Pastoral Study Project: Owning our Whole Story

* I would like to thank the Louisville Institute for graciously providing a Pastoral Study Project grant.  

Owning Our Whole Story

John 21:17

How hard is it to own the truth?  How hard is it to own -

  • The truth of the gap between who you think you are and what you actually do
  • The space between the best version of yourself and who you are when fear drives your actions
  • The tension between your ego and your wounded inner self

Peter could, I imagine, speak clearly about this.  He had a story to reckon with; the story of declaring his loyalty and unfettered devotion to Jesus and then the crashing crushing consequences of decisions made in utter fear to save himself.  

Peter did go on to tell the story - the story of Jesus redeeming, saving love but before he could tell that story - before he could be the rock of faith that Jesus would build his church upon, before speaking boldly before the Sanhedrin and saying, “. . . We cannot help speaking about what we have seen and heard” (Act 4:20),  before those bold words said to the very people who set the crucifixion and thus Peter’s denial into motion, there had to be a reckoning with his story; with his actions. 

There had to be the integration of all parts of what he was and is.  Peter, like all of us, had a version of himself that he perhaps found easiest to love, easiest to walk through the world as. . . when we integrate all parts of ourselves we welcome all the parts of our stories - 

  • the parts that we are proud of
  • the parts we are ashamed of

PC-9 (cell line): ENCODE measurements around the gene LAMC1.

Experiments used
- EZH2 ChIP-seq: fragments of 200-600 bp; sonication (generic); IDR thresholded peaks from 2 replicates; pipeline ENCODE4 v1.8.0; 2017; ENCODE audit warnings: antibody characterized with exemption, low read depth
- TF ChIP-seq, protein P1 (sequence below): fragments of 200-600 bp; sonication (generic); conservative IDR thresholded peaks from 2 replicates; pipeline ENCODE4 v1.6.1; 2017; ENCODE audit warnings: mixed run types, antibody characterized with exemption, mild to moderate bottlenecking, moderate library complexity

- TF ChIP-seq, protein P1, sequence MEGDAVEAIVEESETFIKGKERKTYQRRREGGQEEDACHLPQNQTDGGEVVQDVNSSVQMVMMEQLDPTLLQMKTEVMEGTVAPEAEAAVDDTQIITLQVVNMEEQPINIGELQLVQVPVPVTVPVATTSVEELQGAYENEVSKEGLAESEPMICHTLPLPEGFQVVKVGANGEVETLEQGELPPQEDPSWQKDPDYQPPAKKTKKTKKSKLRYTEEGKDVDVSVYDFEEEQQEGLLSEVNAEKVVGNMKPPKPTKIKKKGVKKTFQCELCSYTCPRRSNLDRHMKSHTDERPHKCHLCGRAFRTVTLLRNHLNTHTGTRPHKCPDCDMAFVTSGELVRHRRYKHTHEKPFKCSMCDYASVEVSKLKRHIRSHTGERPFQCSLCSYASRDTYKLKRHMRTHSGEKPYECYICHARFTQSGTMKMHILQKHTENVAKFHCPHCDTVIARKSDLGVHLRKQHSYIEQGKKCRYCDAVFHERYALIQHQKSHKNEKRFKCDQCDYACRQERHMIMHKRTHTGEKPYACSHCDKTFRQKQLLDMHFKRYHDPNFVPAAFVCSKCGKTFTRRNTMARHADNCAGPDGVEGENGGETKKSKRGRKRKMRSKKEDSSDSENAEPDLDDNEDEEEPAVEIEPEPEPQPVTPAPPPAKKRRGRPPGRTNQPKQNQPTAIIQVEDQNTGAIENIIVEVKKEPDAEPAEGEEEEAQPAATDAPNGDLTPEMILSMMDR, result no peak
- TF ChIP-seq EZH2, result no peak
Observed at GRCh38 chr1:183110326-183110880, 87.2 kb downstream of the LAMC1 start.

• the parts we learned about ourselves that scare us to our very core
  • the parts of us that can be interpreted in the worst possible way
  • the parts of us we will never wrap in love because we will never own those moments

You have these moments.  I have them too.  Maybe it was the 

  • the moment you overheard your mom tell your 4th grade teacher that you just weren’t that smart
  • the moment your boyfriend or girlfriend broke up with you . . . through a text
  • the moment your best friend betrayed you and told your deepest hardest secret
  • the moment you fumbled the football on the last down in the 4th quarter . . . and the worst part was the look on your dad’s face 
  • the moment you went to your high school class reunion . . . and you sensed you weren’t as connected to these people as you thought 
  • the moment who you thought you were was shattered for you

And this is the moment Peter needs to reckon with.  It seems Peter, like lots of us, avoids and denies the gap of pain.  He returns to fishing after the crucifixion and after the Risen Lord has appeared to the disciples.  He returns to what is known and comfortable - to the thing that ordered the rhythm of his life before Jesus called him to leave his nets.  Now he takes them up again.

The connection that Peter denied Jesus three times and Jesus asks Peter thrice if he loves Jesus is not easy to miss with a close reading of the passion story and the post resurrection texts.  And while this seems neat and tidy, it can leave the whole emotional landscape this conversation took place in out of one’s field of view.  

Why did Jesus ask him three times?  To give theologians 2000 years later some fun mind candy?  Was he grilling Peter?  Making him squirm?  Holding his feet to the fire?  Making sure he was really repentant?  Without stage directions, adverbs, and adjectives there are so many ways one can understand the tone, the intend of Jesus third asking, “Simon, son of John, do you love me?”  (John 21:17) and the response this third asking draws out of Peter - we don’t know how Jesus said it but we know that Peter felt hurt.